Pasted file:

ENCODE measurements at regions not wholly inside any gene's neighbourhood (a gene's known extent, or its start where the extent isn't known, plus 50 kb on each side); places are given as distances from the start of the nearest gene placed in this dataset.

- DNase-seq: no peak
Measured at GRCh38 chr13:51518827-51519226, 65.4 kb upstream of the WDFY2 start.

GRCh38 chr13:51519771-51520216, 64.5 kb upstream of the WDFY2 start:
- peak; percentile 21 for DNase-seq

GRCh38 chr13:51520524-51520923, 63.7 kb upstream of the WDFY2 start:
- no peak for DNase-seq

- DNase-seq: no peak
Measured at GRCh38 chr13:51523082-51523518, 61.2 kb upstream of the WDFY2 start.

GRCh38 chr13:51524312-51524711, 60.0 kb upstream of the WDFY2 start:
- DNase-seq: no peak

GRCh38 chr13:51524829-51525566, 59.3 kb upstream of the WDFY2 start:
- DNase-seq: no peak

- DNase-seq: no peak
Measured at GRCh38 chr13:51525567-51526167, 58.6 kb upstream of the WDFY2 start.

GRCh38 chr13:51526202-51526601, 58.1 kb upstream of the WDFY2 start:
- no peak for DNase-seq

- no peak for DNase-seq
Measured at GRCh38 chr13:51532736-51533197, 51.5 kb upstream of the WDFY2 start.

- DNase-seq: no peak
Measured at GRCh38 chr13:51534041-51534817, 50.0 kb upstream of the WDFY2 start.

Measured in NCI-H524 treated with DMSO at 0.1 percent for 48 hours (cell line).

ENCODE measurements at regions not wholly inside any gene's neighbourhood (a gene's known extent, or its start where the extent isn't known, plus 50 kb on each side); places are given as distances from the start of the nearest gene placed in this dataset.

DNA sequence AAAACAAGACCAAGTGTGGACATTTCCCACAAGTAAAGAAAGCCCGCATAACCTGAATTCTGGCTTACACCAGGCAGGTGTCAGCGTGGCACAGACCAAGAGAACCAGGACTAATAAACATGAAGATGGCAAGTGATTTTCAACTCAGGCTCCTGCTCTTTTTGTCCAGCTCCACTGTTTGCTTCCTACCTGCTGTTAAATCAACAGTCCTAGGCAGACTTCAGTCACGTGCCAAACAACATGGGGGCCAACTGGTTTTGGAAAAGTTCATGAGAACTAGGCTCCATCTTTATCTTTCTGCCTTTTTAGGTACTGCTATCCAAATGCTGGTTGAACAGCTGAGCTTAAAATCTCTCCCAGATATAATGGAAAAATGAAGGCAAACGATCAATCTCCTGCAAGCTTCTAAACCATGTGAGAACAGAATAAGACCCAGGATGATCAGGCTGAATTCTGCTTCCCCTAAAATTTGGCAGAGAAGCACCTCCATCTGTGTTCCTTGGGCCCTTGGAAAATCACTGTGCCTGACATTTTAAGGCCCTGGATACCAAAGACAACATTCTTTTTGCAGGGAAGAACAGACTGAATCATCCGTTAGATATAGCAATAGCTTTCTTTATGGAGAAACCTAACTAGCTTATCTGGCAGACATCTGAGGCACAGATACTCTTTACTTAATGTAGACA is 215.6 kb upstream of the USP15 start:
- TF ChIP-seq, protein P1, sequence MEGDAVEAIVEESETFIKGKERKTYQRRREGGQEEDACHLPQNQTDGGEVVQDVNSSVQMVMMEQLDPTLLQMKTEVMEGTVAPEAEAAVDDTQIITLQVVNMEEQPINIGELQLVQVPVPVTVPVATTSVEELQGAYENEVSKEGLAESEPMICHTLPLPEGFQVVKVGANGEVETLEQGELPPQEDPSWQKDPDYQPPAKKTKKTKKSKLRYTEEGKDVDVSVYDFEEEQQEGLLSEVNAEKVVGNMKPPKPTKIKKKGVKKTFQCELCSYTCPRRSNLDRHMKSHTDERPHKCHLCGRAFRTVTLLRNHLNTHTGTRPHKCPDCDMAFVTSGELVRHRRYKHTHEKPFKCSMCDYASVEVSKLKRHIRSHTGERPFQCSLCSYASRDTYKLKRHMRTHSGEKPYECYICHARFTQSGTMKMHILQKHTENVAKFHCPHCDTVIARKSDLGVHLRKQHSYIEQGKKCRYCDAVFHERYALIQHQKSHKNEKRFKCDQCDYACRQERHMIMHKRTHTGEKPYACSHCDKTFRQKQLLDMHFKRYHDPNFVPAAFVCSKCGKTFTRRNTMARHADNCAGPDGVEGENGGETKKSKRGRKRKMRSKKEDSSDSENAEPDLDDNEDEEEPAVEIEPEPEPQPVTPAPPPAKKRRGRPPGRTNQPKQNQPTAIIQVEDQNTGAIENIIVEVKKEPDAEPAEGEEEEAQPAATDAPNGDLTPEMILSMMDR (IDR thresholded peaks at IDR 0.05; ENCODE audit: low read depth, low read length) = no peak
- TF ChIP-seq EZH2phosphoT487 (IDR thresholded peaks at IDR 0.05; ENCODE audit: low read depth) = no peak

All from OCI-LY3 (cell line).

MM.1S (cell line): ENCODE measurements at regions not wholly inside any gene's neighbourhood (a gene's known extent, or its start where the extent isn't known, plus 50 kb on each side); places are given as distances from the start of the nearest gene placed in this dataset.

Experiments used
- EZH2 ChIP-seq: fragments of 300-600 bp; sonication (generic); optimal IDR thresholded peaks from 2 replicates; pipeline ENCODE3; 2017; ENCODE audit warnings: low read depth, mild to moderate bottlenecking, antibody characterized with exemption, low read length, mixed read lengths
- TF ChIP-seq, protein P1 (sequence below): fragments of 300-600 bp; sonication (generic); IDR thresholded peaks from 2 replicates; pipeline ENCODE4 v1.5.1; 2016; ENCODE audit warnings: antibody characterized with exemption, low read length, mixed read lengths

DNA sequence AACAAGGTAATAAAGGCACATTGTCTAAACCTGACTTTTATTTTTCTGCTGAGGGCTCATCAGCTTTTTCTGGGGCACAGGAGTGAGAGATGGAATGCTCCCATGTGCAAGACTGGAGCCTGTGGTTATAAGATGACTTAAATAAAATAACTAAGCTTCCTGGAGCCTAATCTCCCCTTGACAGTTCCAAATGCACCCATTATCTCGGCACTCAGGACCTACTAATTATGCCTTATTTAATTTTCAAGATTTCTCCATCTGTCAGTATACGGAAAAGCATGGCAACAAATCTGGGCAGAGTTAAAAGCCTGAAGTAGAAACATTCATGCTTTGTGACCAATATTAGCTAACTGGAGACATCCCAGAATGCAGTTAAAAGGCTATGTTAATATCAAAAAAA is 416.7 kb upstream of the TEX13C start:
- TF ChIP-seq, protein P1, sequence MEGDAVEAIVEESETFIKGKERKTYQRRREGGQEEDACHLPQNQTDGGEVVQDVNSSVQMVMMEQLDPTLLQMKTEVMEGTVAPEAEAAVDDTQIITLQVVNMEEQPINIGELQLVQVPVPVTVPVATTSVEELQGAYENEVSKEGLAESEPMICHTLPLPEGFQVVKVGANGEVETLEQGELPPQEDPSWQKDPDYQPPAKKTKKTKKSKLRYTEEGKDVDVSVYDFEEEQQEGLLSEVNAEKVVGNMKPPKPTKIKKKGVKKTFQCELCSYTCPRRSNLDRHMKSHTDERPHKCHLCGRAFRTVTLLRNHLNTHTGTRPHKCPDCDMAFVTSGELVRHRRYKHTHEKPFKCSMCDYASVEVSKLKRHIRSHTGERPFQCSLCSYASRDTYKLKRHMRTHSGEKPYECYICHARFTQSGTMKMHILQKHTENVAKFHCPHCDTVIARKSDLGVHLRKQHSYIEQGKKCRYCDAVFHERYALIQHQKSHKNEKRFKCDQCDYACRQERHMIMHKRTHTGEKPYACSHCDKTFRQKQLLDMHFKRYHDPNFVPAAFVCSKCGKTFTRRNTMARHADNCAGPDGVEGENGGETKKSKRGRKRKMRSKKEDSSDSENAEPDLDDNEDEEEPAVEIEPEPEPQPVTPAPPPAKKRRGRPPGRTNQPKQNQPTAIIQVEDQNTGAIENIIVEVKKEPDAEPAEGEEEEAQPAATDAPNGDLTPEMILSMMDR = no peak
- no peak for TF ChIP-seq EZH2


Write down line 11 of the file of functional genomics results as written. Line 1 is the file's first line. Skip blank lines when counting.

- DNase-seq: no peak